By Ashley Wu
Describe a time when someone’s words had a strong impact on you.
Throughout the year, my ninth grade English teacher, Mr. M, encouraged the shy girl in the front row of his classroom to speak her mind. He knew that she could and he knew that she should.
That girl was me. I cherished our class discussions. Every day, he picked apart a text and guided the class to see a deeper truth. Mr. M’s English class was consistently refreshing and stimulating.
I always had a response to his open-ended questions, but I rarely raised my hand. My copy of the class book stayed shut and my blue ink annotations perched like flightless roosters in the margins, wishing to soar. Insights cowered behind the flimsy covers. My lips moved without sound, mouthing answers to no one but myself.
I was afraid of embarrassment. I couldn’t bear the thought of my answers eliciting snickers around the classroom. I was afraid of dominating the conversation. I thought people did not want to hear me. I needed to know that someone cared.
“You have much to say and much worth hearing,” Mr. M wrote to me at the end of the school year. The line struck me like a bullet and ripped a hole in the walls of my fear. “You have much to say and much worth hearing.” His words surged through my heart, my brain, my throat.
Armed with his reassurance, I vowed to throw my hand in the air and contribute my thoughts. Mr. M’s words cradled me, nurtured me, protected me.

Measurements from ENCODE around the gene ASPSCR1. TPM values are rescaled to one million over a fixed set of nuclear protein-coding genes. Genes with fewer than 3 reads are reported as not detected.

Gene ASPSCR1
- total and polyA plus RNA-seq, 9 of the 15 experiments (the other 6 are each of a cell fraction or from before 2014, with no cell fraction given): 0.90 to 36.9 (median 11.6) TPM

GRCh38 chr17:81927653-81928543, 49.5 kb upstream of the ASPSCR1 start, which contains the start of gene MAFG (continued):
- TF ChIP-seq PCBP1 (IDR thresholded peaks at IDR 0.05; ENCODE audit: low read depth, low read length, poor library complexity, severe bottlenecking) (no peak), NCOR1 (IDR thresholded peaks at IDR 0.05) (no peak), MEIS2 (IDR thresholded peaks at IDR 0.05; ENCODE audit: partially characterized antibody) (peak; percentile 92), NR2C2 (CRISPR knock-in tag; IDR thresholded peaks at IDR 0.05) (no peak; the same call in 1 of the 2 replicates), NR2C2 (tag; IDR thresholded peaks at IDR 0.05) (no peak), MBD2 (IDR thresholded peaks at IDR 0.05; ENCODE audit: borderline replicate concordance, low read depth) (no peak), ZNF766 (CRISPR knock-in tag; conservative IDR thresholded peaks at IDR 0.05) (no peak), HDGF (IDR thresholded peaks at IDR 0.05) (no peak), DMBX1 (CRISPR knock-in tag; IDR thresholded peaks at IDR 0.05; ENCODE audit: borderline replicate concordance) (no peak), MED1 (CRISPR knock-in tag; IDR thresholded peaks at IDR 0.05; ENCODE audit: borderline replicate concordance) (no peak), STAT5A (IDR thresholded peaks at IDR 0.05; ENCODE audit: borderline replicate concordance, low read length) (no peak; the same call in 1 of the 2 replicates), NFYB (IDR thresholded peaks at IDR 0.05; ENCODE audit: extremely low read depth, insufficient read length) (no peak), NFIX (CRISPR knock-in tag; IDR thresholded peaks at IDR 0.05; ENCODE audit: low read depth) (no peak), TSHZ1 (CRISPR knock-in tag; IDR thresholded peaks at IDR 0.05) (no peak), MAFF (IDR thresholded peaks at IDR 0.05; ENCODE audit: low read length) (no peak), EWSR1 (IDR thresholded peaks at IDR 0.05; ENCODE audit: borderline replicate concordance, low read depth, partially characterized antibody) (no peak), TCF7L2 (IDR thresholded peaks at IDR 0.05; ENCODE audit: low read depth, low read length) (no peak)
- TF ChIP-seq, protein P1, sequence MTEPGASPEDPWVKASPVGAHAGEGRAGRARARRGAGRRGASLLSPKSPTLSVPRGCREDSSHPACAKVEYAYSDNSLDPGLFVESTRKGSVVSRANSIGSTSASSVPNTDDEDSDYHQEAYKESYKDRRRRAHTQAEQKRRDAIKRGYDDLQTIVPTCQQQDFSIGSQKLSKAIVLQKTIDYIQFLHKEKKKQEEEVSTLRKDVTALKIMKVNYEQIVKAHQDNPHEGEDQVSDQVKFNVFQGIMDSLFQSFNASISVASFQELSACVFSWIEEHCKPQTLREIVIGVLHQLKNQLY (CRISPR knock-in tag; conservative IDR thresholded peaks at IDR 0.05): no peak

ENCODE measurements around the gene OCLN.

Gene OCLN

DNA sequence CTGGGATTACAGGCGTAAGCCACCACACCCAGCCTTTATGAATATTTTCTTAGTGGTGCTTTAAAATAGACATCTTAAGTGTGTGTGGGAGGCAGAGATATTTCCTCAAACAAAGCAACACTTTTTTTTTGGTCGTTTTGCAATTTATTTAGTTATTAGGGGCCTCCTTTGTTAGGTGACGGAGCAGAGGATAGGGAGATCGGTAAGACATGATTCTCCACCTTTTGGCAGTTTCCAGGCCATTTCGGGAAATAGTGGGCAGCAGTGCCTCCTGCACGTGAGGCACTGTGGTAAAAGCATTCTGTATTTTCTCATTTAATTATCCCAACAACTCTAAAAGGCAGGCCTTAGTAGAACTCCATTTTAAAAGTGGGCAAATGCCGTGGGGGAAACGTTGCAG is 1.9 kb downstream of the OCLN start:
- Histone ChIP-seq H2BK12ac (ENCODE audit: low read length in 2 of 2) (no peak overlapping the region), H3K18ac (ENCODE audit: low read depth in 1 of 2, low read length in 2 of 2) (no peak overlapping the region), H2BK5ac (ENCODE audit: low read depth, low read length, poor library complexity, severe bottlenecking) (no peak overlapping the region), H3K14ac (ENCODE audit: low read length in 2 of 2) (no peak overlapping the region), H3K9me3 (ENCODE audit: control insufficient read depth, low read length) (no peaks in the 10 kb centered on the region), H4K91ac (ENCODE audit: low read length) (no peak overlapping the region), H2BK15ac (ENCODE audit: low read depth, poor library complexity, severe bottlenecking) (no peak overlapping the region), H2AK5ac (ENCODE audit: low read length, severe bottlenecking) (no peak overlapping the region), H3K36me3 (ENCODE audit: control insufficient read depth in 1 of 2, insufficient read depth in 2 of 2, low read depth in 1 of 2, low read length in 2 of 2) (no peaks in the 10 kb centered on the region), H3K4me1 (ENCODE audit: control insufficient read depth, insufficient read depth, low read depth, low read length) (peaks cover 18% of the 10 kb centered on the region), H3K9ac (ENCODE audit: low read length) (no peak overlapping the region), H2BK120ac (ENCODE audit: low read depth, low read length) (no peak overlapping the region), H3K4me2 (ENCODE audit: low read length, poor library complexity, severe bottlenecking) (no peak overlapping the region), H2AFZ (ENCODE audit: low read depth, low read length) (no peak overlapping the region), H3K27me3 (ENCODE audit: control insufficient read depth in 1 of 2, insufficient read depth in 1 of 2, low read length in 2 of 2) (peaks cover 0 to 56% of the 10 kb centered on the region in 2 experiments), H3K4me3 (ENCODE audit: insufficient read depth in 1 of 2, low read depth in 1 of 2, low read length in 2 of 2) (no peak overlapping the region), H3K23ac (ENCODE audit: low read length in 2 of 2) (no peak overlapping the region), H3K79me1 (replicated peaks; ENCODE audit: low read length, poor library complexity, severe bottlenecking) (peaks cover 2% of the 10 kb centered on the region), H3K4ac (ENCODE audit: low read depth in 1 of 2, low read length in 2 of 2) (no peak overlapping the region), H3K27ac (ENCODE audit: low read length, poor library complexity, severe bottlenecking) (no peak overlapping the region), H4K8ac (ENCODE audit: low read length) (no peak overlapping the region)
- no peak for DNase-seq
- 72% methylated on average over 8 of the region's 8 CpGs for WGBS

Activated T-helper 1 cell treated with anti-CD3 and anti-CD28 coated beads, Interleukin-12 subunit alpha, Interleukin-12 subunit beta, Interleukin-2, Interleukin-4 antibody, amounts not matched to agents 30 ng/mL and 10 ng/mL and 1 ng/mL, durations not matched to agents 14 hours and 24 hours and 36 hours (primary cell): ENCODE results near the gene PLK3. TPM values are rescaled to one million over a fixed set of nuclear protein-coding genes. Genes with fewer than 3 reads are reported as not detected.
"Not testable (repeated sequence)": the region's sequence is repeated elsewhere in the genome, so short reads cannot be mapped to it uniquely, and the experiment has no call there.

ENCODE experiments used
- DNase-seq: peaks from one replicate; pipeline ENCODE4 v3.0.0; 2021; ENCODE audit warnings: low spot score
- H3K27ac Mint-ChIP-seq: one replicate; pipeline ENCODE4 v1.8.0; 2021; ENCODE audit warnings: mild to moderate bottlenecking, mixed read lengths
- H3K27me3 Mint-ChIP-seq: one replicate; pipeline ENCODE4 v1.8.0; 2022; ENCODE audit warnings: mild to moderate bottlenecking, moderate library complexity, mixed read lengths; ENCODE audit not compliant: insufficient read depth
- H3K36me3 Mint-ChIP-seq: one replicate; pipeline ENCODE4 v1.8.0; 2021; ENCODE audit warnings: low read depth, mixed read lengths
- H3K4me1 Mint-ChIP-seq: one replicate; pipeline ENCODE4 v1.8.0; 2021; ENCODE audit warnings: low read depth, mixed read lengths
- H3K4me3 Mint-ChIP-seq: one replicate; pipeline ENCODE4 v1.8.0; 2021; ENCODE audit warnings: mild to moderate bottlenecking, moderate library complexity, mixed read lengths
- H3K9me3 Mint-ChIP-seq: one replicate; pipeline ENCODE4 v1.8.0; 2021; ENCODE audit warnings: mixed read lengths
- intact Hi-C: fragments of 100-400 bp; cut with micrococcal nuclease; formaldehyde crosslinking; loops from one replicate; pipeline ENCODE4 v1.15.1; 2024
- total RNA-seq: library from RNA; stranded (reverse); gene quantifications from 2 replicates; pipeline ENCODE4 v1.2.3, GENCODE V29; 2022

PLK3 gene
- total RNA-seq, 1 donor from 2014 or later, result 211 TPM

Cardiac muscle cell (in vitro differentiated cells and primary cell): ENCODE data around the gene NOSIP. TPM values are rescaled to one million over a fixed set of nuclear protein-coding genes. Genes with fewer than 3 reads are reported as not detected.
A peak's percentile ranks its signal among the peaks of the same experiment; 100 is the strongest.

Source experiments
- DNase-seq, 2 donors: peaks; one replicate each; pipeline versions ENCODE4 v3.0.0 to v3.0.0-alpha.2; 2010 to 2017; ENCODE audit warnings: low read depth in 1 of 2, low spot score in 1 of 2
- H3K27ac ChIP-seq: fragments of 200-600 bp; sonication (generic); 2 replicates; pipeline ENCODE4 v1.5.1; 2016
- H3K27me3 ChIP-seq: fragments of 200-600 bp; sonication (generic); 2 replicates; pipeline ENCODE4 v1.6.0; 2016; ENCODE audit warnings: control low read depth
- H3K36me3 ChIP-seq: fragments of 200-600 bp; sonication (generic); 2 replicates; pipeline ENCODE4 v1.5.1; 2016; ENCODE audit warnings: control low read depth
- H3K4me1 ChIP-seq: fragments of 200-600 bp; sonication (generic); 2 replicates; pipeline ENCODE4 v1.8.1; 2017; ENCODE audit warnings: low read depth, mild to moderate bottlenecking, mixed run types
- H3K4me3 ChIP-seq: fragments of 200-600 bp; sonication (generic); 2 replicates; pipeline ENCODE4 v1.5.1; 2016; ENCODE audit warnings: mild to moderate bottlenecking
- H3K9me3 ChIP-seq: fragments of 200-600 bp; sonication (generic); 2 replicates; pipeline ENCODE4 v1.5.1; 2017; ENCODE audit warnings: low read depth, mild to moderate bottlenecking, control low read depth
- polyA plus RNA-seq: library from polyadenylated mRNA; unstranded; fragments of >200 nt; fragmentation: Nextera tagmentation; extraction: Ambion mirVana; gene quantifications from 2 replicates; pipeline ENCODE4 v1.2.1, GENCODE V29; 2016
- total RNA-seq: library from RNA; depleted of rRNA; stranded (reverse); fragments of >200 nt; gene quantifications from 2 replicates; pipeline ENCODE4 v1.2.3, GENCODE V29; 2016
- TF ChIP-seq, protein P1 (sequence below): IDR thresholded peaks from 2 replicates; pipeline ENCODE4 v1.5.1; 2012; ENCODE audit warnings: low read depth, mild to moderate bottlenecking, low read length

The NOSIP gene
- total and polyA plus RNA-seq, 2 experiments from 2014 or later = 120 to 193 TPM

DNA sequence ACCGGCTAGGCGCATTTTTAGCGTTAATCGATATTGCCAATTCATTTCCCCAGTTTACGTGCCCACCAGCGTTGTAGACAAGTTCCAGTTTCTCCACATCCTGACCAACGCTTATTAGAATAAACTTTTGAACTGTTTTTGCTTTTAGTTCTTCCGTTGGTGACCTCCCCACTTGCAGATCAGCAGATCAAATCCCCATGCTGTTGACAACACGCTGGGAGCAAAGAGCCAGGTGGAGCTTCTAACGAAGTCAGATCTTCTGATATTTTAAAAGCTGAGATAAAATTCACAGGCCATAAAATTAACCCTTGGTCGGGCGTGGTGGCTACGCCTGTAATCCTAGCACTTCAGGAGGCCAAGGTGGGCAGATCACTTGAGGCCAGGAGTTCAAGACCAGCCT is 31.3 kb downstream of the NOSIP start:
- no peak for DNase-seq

Months later, his words are still a waterfall of encouragement and support. His words wash over me and remind me that I have a voice. That I can use my voice. So I raise my Zoom hand. I unmute. And I speak, for I have much to say and much worth hearing.
I used to be painstakingly shy. Now, I’m an avid participant in all my classes. This summer application essay question prompted me to think about why I began speaking up. I traced back my steps as a student and immediately knew that Mr. M’s words were my catalyst.
Ashley Wu is a teenager in New York. She is a daughter, a sister, a friend, a student and a zebra. Only four of those things are true. Outside of Zoom classes, you might find her taking photos, making movies, playing the flute, dancing her heart out or pretending she lives in one of the books she’s reading.